The setting of a story is all about the details. The way in which your character interacts with the world around them can show a reader everything that they need to know, for example, a warm cup in their hand could suggest that they’re in a busy cafe.
Starting with the concepts of place and time, the setting is the place or condition where something exists or happens.
If you’re starting from scratch and haven’t attempted to create/ recreate a setting before then starting to write about a place that you know can be a good practise exercise. It’s all about the details. Look around, describe what you see and you’ve effectively recreated a setting. For most writers it’s the trick of doing this without having a physical reference that really makes a story stand out.
If the writer believes it then the reader should believe it.
Personally, I typically decide on the place before the time and I’ll start with the immediate surroundings of my character. Using details of what they can see is a much less daunting process than attempting to recreate an entire world from scratch before they’ve stepped out of their front door. If I need to name a town or a city, etc. that tends to happen later on in the process when I have the time to consider the detail without it interrupting the writing flow. (If you have no option but to name a place as you write, I tend to use any word that I’m unlikely to use elsewhere in the story and then I swap it out later for the real name)
Anything your character can see has the potential to be in the story. That’s where you consider plot as you write. Are the muddy shoes by the door or the thriving plant in front of the window or the crack in the white paint on the ceiling going to lead to a larger plot point further on in the story? The details that a writer shares should paint a specific picture so that the reader sees the same framed image in the end.
Time has a lot of influence on the setting. From whether it is night or day to the year in which the story is set. There is a big difference in the way that time is presented in a historical setting compared to a contemporary setting. Again, detail is the key. The presence of a mobile phone or a lack of street lights will add a sense of time to the story very quickly. Creating a sense of time is the same as creating the place, the details left in should lead to a conclusion.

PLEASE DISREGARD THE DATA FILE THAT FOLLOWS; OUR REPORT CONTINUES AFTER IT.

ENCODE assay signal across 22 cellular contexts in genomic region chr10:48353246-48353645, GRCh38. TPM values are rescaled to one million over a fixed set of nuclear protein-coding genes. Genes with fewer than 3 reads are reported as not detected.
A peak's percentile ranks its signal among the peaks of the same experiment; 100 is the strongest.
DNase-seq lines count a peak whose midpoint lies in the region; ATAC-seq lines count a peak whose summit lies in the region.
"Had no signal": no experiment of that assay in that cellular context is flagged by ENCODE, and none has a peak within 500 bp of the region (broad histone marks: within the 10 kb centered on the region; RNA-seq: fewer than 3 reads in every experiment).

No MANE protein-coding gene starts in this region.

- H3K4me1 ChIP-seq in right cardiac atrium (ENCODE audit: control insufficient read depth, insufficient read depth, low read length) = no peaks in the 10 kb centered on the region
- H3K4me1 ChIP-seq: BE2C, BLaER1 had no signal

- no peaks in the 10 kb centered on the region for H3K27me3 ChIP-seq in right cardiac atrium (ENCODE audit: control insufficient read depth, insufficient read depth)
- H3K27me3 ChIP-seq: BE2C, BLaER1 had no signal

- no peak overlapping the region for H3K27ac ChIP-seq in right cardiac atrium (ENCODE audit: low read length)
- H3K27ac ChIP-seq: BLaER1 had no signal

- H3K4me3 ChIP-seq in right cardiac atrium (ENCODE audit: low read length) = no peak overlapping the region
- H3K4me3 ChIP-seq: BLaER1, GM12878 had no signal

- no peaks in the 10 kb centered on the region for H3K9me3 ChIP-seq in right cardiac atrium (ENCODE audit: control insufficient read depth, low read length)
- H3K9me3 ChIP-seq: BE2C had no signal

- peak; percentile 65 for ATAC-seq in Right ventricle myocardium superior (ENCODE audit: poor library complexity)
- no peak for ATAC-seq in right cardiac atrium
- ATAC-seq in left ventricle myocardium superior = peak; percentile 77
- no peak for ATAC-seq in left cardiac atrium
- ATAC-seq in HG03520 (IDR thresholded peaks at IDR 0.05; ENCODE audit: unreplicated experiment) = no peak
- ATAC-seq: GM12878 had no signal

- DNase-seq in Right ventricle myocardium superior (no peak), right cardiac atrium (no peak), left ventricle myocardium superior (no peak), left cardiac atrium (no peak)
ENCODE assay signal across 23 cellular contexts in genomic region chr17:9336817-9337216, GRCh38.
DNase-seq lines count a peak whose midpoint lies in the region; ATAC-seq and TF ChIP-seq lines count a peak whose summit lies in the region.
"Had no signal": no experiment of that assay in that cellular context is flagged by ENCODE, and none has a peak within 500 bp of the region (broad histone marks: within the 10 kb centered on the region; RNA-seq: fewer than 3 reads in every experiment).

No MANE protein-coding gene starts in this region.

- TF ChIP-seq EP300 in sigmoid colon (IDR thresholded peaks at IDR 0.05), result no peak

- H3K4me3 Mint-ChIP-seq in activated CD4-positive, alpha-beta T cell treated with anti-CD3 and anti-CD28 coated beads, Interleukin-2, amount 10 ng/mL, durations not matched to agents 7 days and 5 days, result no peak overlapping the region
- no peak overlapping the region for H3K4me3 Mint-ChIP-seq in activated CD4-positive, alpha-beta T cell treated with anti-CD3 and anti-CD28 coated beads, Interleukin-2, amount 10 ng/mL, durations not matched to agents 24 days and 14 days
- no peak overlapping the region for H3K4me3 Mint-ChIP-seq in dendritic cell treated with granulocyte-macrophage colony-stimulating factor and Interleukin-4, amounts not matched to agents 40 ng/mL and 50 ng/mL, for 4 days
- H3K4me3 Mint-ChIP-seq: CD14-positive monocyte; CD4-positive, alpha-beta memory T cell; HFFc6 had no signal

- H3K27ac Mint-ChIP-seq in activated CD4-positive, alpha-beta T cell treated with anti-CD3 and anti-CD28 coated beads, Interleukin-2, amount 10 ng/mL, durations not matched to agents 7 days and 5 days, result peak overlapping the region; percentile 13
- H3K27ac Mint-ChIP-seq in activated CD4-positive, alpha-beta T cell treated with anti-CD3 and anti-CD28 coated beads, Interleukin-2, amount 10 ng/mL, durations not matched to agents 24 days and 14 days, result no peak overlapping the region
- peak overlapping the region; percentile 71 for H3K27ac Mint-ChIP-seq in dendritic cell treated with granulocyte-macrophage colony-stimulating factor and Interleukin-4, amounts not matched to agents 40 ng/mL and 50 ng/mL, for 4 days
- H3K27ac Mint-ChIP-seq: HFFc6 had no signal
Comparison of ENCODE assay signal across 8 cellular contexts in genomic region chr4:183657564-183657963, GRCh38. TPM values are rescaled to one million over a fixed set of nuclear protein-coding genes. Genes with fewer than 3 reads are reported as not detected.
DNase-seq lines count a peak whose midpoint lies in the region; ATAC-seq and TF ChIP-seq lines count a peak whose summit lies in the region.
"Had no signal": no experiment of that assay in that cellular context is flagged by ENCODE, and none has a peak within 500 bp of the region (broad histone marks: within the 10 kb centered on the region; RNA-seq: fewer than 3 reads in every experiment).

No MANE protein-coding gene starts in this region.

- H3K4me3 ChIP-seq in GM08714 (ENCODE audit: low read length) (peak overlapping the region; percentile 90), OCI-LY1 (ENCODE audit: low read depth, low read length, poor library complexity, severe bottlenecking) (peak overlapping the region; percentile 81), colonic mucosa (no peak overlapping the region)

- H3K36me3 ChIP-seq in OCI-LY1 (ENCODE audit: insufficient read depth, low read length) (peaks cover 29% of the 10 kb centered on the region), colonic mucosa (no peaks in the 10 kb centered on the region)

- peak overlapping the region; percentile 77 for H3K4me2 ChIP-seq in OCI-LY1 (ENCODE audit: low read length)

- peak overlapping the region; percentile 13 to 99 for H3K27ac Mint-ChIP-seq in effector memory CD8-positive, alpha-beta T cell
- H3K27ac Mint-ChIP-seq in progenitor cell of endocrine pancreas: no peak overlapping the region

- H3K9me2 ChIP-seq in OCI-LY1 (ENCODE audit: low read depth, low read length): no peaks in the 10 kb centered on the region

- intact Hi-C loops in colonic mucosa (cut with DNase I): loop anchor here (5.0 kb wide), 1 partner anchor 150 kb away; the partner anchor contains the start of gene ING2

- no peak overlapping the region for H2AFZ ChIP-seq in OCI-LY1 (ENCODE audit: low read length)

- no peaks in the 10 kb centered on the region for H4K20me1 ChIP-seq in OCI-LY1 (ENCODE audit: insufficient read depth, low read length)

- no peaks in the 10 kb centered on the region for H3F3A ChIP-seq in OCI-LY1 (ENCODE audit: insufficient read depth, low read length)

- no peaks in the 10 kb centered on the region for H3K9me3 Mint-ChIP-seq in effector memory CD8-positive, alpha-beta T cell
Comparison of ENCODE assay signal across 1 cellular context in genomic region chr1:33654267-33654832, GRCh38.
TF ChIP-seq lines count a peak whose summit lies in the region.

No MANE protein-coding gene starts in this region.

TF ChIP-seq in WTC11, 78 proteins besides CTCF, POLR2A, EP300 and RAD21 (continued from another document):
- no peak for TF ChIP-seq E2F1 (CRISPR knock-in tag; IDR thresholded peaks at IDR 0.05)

Every decision made about setting should have an impact on the final outcome but, as the writer it is extremely likely that you will be the only one who sees the pattern. Accepting the changes and taking responsibility for them is part of the craft. The reader walks along the paths that the writer created.
All five senses are important to think about when you’re presenting your reader with a setting that you want them to believe in. In real life we react to the world around us using smell, touch, taste, sight and sound and your character’s reactions to the world around them should be considered in the same way. The smell of warm cookies to prompt the feeling of nostalgia and the sound of the wind rustling the leaves on a tree as your character takes a walk can have as much purpose on the page as they do in real life.
I never make specific lists when I think about setting but I always consider the basics: outside or inside? warm or cold weather? familiar or unfamiliar? busy or deserted?
It’s fun to stretch the imagination and envision vast, complicated landscapes and societal systems but the small details will keep the story close to your character and, hopefully, keep your reader on the right trail.
In my experience, combining what I know of creating plot, character and setting can make up a story to be proud of. It gives me a starting point and a foundation and when you’re thinking of targets and word counts it’s nice to go back and be reminded of how the story started out. It adds some perspective to the whole process.